We all remember Malaysia Airlines flight 370, that mysteriously disappeared somewhere in the Indian ocean, on March 8, 2014. The flight had left Kuala Lumpur and was bound to Beijing. Normally, it should fly in the north-east direction, towards the Chinese capital.

However, less than an hour after takeoff, it turned westward, for no apparent reason, and eventually vanished from the radar screens.

If some kind of an alarm had been triggered at the air traffic control when the plane made that inexplicable turn, perhaps we would have a better idea of what happened afterwards.

In general, commercial planes fly on a straight line, form one airport to another airport. For example, when I fly from Lisbon to New York, I expect that the plane always goes towards the West, even if the pilots sometimes deviate a little to avoid a storm on the route.

Obviously, we need a system that automatically controls the amount of deviation of a plane during a flight.

Write a program that, given a *flight path*, computes the *flight angle*.

The flight path is the sequence of the *flight points* of a plane during a flight, each represented by its x-y coordinates.

In a *normal* flight, the flight angle is represented by a pair of vectors: the *counterclockwisemost* flight vector and the *clockwisemost* flight vector.

A *flight vector* is a vector defined by two consecutive flight points.

We say that a vector u is more counterclockwise than a vector v if changing from the direction of v to the direction of u corresponds to turning to the left; likewise, we say that a vector u is more clockwise than a vector v if changing from the direction of v to the direction of u corresponds to turning to the right.

Note that, given a set of vectors all in the same half-plane, a counterclockwisemost vector u is a vector in the set for which no other vector in the set is more counterclockwise than u, and likewise for the clockwisemost vector.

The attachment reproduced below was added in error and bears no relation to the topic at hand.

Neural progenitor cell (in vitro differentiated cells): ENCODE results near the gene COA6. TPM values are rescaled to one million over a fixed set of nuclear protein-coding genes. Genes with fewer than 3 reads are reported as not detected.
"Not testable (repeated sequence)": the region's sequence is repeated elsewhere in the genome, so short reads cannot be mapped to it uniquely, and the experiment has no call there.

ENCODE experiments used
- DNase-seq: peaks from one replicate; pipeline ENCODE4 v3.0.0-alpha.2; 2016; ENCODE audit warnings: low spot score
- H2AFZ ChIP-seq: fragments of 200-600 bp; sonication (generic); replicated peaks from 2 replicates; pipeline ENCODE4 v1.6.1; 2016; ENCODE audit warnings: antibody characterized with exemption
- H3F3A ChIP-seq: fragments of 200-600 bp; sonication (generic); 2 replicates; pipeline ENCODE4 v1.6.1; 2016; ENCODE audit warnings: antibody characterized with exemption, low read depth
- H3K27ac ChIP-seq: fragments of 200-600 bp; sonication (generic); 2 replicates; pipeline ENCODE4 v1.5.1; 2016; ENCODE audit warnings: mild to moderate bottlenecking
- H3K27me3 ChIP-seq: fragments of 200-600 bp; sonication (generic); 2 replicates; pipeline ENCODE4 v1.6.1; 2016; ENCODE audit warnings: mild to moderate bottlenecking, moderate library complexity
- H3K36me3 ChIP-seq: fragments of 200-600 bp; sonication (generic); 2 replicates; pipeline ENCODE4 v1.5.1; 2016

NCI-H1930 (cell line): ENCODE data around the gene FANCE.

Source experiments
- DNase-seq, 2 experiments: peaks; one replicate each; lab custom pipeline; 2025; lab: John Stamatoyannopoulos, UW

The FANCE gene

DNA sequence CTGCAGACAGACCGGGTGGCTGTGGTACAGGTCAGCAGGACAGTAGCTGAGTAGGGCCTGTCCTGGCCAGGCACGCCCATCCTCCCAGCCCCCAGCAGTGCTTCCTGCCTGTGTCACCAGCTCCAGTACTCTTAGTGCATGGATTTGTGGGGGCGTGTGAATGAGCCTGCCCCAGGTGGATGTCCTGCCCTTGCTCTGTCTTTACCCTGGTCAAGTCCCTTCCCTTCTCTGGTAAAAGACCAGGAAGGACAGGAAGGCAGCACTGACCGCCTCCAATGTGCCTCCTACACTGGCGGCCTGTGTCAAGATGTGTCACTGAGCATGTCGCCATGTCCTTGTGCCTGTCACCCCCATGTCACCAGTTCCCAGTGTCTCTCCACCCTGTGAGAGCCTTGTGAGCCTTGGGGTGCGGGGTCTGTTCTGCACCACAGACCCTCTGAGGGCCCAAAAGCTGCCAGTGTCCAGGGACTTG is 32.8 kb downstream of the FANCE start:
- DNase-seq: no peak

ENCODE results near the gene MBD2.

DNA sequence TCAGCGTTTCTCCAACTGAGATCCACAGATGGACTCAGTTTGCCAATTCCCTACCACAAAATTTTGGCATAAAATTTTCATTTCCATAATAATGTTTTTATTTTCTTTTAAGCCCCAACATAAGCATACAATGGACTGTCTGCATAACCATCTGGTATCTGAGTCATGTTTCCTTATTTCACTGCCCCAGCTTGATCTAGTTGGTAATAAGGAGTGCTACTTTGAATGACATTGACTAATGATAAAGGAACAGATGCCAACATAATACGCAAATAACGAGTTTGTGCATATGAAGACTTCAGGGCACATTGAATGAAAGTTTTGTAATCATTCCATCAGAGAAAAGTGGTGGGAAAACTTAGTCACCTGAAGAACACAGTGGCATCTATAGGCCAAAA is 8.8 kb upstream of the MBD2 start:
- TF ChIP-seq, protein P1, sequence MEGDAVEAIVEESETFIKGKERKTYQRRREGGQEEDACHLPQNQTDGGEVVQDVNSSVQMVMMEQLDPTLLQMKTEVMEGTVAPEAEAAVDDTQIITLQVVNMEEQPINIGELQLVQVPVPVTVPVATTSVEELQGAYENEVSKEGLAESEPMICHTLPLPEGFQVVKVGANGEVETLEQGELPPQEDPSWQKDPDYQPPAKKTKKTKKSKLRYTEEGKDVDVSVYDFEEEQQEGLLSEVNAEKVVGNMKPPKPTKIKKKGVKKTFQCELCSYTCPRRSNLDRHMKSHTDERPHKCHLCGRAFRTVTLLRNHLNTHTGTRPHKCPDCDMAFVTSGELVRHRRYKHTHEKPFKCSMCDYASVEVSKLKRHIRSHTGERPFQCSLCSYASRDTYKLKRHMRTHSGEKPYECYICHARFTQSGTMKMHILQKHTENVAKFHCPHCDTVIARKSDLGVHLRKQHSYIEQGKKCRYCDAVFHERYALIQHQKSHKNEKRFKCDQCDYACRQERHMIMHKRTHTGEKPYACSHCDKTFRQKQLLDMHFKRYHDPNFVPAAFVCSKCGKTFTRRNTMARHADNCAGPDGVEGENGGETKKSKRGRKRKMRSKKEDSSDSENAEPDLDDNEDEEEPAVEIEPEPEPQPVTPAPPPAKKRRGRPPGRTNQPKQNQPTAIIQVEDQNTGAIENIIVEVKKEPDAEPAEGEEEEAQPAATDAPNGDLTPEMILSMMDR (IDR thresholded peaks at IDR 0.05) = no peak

A normal flight is one where the plane never turns back more than 180 degrees, on any part of the flight path. In other words, a flight is normal if all the flight vectors are in the same half-plane.

The first line of the input contains one integer, N, representing the number of flight points.

N lines follow; each line contains contains two integer numbers, X_{i} and Y_{i}, for i from 1 to N, separated by one space, representing the x-y coordinates of the i-th flight point.

For a normal flight, your program shall print four space separated integers: the first two represent the *earliest* counterclockwisemost flight vector; the remaining two represent *earliest* clockwisemost flight vector.

For the purpose of the above specification, we say that a vector v is *earlier* than another vector u if the first occurrence of v occurs before the first occurrence of u in the flight path.

If the flight is not normal, your program shall print the coordinates of the last flight points that belongs to the initial normal part of the flight.

2 | ≤ N | ≤ 10,000 | Number of points in the flight path |

−10^{9} | ≤ X_{i}, Y_{i} | ≤ 10^{9} | Coordinates of points |

The following constraints also apply to all the input test cases:

- Consecutive points are not equal.
- The angle of two consecutive flight vector is less than 180 degrees.
- The magnitude of all vectors is less than 10,000.

8 -350 -200 -100 -100 0 -100 100 200 200 200 300 100 300 -100 350 -150

100 300 0 -200

The image below represents the flight path.

The third vector, with components <100, 300>, is the counterclockwisemost; the sixth vector, with components <0, −200>, is the clockwisemost.

10 -150 250 -200 150 -300 50 -200 -50 -100 -50 0 50 100 100 200 100 200 200 300 100

200 100

The image below represents the flight path.

The angle of the eight vector and the second vector is greater than 180 degrees. Actually, this is also true for the angle of the eight vector and the first vector. But note that the angle of the second vector and the fifth vector is exactly 180 degrees.

The normal part of the flight ends at point <200, 100>.

This document was translated from L^{A}T_{E}X byH^{E}V^{E}A.